Friday, 11 April 2008

RP bananas in great demand in Middle East

The Manila Bulletin

GENERAL SANTOS CITY — Philippine bananas are now in great demand in the Middle East due to tight supply triggered by floods that devastated huge banana plantations in Ecuador, the world’s biggest banana producer.

And this short supply of bananas from Ecuador and Costa Rica sparked a price war in Mindanao, particularly Davao Region, the banana capital of the Philippines, as Middle East trading firms compete in buying for their markets in the Gulf countries.

An estimated 80,000 hectares of Ecuador’s banana plantations were damaged by floods last month. Hardest hit were farms in Guayas region where vast plantations were covered by water for more than a week.

"Bananas could survive flood for a maximum of 48 hours, after which the fruits could not pass export quality. If flood water remains for more than 72 hours, banana fruits are totally spoiled and are then dumped," an industry source said.

Experts say the devastation in Ecuador quickly caused a shortage of not less than 200-million boxes in the export market.

"Consequently, banana prices shot up supply lines, tightened and created a huge demand forcing independent traders in the Middle East, like Abbar and Zainy (ANZ) to come to Davao City and engage in spotbuying for bananas," the source said.

The banana business in the Middle East is controlled by small players and ANZ is one of them.

Multinational companies that supply Cavendish fruits in North America, Europe and Middle East are also buying bananas from Davao’s 50,000 hectares of Cavendish farms.

"Owing to shortfall of banana production in Ecuador, ANZ was forced to look elsewhere for bananas to meet the demands of their seven major retail cold stores since their competitors resorted to spot buying in bananas countries in Latin America pushing prices to all- time high," he said.

He said this claim on "corporate social responsibility" by the new players in the banana industry like ANZ is nothing but empty rhetoric, since they knew that 99.9 percent of banana growers in the Philippines have existing marketing contracts.

ANZ officials led by its chairman Sheik Adnan A. Zainy claimed in Davao City last week that they are not into price war with other traders operating in Davao but this only cast doubts on their sudden emergence in the area.

With banana growers bound by marketing contract, ANZ and Unifrutti firm have to lure growers to sell or pole vault their bananas by engaging in spot price nearly twice the prevailing contract price ranging from .30 to .40 to as high as .95 to .50 per 13-kilogram box.

But ANZ Chairman Sheik Adnan A Zainy declared during the opening of ANZ buying station here, Aztropex, Inc., that the "price war is a myth," which ironically, got the support of Vicente Lao of the Region 11 Development Council. Lao owns Maharlika Agri-Ventures, Inc., one of the buying fronts of ANZ.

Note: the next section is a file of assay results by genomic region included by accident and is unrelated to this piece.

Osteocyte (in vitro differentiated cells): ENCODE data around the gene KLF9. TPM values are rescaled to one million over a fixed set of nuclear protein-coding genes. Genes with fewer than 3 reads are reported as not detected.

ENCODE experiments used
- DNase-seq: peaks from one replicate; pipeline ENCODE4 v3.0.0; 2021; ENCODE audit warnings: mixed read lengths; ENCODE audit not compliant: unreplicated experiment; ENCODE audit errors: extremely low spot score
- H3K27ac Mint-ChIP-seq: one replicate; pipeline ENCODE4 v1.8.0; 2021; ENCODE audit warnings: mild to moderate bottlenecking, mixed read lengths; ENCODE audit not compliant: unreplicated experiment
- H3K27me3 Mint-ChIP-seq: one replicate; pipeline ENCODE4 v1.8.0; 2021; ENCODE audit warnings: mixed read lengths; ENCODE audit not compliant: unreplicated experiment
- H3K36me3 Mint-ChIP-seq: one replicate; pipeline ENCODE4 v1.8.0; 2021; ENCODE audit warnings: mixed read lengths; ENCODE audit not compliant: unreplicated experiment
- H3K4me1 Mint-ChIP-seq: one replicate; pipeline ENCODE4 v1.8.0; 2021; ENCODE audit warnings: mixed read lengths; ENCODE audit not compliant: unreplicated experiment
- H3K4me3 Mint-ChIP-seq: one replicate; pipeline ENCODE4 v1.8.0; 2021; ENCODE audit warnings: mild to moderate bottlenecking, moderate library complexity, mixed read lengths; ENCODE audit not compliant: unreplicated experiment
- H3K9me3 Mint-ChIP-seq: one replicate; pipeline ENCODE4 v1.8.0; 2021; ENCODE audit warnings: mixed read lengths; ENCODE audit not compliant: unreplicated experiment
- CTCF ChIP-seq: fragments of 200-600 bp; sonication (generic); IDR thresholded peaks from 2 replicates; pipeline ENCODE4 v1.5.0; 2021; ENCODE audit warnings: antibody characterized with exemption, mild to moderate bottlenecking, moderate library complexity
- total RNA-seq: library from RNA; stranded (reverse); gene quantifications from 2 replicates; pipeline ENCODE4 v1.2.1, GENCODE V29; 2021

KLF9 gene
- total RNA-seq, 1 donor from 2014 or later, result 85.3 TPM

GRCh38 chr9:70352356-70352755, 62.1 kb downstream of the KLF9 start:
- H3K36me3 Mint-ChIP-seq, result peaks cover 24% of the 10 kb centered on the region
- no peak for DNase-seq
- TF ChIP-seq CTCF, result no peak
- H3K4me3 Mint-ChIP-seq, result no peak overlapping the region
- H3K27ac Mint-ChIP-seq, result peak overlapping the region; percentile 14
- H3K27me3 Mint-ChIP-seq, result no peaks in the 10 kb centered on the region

Lao’s company, which is engaged in poultry, is new in banana trading. Apart from RDC, Lao also chairs the Mindanao Business Council.

He announced that he has 200 banana contract growers, which the Philippine Banana Growers and Exporters Association doubts, although, the group said Lao might have contracted a few small independent growers.

The Philippine Banana Growers and Exporters Association is alarmed that the black market created by the price war might backlash in the long run.

Gov. Rodolfo del Rosario of Davao del Norte, who once ran the biggest banana plantation in the province, warned the "price war is alarming."

"I have nothing against new investors but ideally they should develop new plantations so that this will translate to new production output, more job openings and revenue for the government," Del Rosario stressed.

"Governor Del Rosario is right. For the new players just conveniently wait in the bend for grower’s marketing contracts to expire and scuttle the renewals by outbidding the present trading partners partakes of piracy and unethical business practice," another industry source said.

Apart from the Middle East market, new export markets for bananas have opened up in China and Russia.

New areas have to be developed to guarantee supplies.

He said the Middle East markets looks good at present but Ecuador will rehabilitate its damaged banana farms and in two years their production would stabilize.

ANZ and other banana traders in the Middle East are expected to again source out Cavendish from Ecuador.

"I doubt whether ANZ, despite its claim, would develop new banana farms. I suspect that the -million they are bragging they would invest in bananas would just be earmarked for buying and trading. In the black market, -million is merely 12 million boxes," the source added.

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